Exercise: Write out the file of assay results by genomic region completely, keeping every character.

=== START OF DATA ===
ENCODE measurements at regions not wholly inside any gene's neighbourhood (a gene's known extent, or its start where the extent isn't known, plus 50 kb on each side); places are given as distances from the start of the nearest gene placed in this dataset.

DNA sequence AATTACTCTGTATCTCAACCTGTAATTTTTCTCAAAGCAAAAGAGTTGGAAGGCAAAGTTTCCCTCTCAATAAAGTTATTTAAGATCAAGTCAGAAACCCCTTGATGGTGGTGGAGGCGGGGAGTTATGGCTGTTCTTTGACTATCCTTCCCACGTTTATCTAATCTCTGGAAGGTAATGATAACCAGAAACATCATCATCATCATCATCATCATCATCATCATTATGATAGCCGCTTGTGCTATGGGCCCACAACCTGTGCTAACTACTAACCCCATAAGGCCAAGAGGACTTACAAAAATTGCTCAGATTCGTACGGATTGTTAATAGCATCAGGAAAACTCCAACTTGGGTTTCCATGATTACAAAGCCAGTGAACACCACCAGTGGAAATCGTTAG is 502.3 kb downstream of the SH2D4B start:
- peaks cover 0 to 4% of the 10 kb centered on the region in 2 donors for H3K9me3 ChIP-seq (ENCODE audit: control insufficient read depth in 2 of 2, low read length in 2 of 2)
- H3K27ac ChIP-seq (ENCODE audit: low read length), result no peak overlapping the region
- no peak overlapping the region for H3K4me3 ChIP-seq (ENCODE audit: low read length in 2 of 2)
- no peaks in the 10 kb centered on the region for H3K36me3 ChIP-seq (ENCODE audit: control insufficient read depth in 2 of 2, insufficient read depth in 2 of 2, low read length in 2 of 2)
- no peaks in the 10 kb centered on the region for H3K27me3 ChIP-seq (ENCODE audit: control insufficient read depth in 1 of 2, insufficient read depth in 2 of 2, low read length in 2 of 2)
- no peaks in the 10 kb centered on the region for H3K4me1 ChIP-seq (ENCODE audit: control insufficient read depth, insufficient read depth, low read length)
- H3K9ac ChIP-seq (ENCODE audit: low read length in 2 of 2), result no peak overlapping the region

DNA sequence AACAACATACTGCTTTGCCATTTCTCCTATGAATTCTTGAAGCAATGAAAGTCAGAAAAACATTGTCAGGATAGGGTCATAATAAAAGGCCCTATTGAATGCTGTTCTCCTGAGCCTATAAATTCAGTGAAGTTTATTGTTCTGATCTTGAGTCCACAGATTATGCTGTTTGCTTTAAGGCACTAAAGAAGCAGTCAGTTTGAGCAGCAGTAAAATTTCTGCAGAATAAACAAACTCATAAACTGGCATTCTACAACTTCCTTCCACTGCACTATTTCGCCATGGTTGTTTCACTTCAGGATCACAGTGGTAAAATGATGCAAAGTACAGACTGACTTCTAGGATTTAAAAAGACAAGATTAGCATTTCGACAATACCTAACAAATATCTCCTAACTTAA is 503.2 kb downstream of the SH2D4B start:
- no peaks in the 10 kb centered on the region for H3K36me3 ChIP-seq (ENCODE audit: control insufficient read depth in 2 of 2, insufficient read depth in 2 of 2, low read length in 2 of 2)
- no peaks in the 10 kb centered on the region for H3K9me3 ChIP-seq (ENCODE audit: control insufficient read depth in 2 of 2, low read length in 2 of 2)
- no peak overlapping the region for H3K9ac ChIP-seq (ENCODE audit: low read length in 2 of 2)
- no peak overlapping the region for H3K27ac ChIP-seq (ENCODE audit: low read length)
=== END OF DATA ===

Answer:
ENCODE measurements at regions not wholly inside any gene's neighbourhood (a gene's known extent, or its start where the extent isn't known, plus 50 kb on each side); places are given as distances from the start of the nearest gene placed in this dataset.

DNA sequence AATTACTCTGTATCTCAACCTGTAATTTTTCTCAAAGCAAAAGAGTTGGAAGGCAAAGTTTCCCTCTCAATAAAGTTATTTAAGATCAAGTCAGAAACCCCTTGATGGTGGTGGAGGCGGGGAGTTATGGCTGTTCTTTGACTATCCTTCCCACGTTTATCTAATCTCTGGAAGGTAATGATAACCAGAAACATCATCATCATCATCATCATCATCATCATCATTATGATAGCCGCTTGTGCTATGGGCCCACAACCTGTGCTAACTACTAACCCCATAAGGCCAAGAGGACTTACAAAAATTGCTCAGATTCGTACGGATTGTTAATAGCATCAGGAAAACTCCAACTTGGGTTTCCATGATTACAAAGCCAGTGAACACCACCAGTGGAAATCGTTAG is 502.3 kb downstream of the SH2D4B start:
- peaks cover 0 to 4% of the 10 kb centered on the region in 2 donors for H3K9me3 ChIP-seq (ENCODE audit: control insufficient read depth in 2 of 2, low read length in 2 of 2)
- H3K27ac ChIP-seq (ENCODE audit: low read length), result no peak overlapping the region
- no peak overlapping the region for H3K4me3 ChIP-seq (ENCODE audit: low read length in 2 of 2)
- no peaks in the 10 kb centered on the region for H3K36me3 ChIP-seq (ENCODE audit: control insufficient read depth in 2 of 2, insufficient read depth in 2 of 2, low read length in 2 of 2)
- no peaks in the 10 kb centered on the region for H3K27me3 ChIP-seq (ENCODE audit: control insufficient read depth in 1 of 2, insufficient read depth in 2 of 2, low read length in 2 of 2)
- no peaks in the 10 kb centered on the region for H3K4me1 ChIP-seq (ENCODE audit: control insufficient read depth, insufficient read depth, low read length)
- H3K9ac ChIP-seq (ENCODE audit: low read length in 2 of 2), result no peak overlapping the region

DNA sequence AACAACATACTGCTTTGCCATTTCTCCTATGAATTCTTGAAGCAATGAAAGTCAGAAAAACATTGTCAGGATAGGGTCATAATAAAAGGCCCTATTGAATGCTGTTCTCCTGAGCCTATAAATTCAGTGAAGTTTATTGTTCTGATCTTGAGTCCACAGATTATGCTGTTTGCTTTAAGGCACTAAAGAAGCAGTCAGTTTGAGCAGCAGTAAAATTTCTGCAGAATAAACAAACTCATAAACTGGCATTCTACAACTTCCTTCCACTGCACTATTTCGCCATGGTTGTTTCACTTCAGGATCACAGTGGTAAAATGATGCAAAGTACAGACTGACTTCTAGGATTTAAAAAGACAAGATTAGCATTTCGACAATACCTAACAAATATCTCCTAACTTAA is 503.2 kb downstream of the SH2D4B start:
- no peaks in the 10 kb centered on the region for H3K36me3 ChIP-seq (ENCODE audit: control insufficient read depth in 2 of 2, insufficient read depth in 2 of 2, low read length in 2 of 2)
- no peaks in the 10 kb centered on the region for H3K9me3 ChIP-seq (ENCODE audit: control insufficient read depth in 2 of 2, low read length in 2 of 2)
- no peak overlapping the region for H3K9ac ChIP-seq (ENCODE audit: low read length in 2 of 2)
- no peak overlapping the region for H3K27ac ChIP-seq (ENCODE audit: low read length)